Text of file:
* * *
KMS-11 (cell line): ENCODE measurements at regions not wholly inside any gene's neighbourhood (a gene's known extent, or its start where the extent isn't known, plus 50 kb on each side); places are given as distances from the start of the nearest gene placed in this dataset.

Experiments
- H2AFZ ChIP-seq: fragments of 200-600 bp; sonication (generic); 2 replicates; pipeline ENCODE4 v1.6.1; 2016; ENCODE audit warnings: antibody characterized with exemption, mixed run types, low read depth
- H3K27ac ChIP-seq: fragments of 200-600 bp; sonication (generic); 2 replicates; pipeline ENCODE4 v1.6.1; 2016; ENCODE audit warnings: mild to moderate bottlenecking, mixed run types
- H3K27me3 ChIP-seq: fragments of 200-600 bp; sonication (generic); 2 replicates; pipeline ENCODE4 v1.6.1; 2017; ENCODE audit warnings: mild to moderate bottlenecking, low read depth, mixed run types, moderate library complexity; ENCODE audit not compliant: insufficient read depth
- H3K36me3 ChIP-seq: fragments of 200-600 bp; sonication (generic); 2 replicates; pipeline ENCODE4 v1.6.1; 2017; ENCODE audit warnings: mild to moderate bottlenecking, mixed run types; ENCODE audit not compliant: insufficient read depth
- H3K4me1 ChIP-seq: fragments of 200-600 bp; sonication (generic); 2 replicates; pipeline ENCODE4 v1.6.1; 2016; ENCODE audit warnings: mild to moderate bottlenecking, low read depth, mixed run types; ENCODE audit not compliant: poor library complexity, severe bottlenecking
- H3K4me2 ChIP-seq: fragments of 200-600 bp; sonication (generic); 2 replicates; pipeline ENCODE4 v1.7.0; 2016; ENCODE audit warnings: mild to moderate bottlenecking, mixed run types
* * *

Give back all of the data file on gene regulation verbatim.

KMS-11 (cell line): ENCODE measurements at regions not wholly inside any gene's neighbourhood (a gene's known extent, or its start where the extent isn't known, plus 50 kb on each side); places are given as distances from the start of the nearest gene placed in this dataset.

Experiments
- H2AFZ ChIP-seq: fragments of 200-600 bp; sonication (generic); 2 replicates; pipeline ENCODE4 v1.6.1; 2016; ENCODE audit warnings: antibody characterized with exemption, mixed run types, low read depth
- H3K27ac ChIP-seq: fragments of 200-600 bp; sonication (generic); 2 replicates; pipeline ENCODE4 v1.6.1; 2016; ENCODE audit warnings: mild to moderate bottlenecking, mixed run types
- H3K27me3 ChIP-seq: fragments of 200-600 bp; sonication (generic); 2 replicates; pipeline ENCODE4 v1.6.1; 2017; ENCODE audit warnings: mild to moderate bottlenecking, low read depth, mixed run types, moderate library complexity; ENCODE audit not compliant: insufficient read depth
- H3K36me3 ChIP-seq: fragments of 200-600 bp; sonication (generic); 2 replicates; pipeline ENCODE4 v1.6.1; 2017; ENCODE audit warnings: mild to moderate bottlenecking, mixed run types; ENCODE audit not compliant: insufficient read depth
- H3K4me1 ChIP-seq: fragments of 200-600 bp; sonication (generic); 2 replicates; pipeline ENCODE4 v1.6.1; 2016; ENCODE audit warnings: mild to moderate bottlenecking, low read depth, mixed run types; ENCODE audit not compliant: poor library complexity, severe bottlenecking
- H3K4me2 ChIP-seq: fragments of 200-600 bp; sonication (generic); 2 replicates; pipeline ENCODE4 v1.7.0; 2016; ENCODE audit warnings: mild to moderate bottlenecking, mixed run types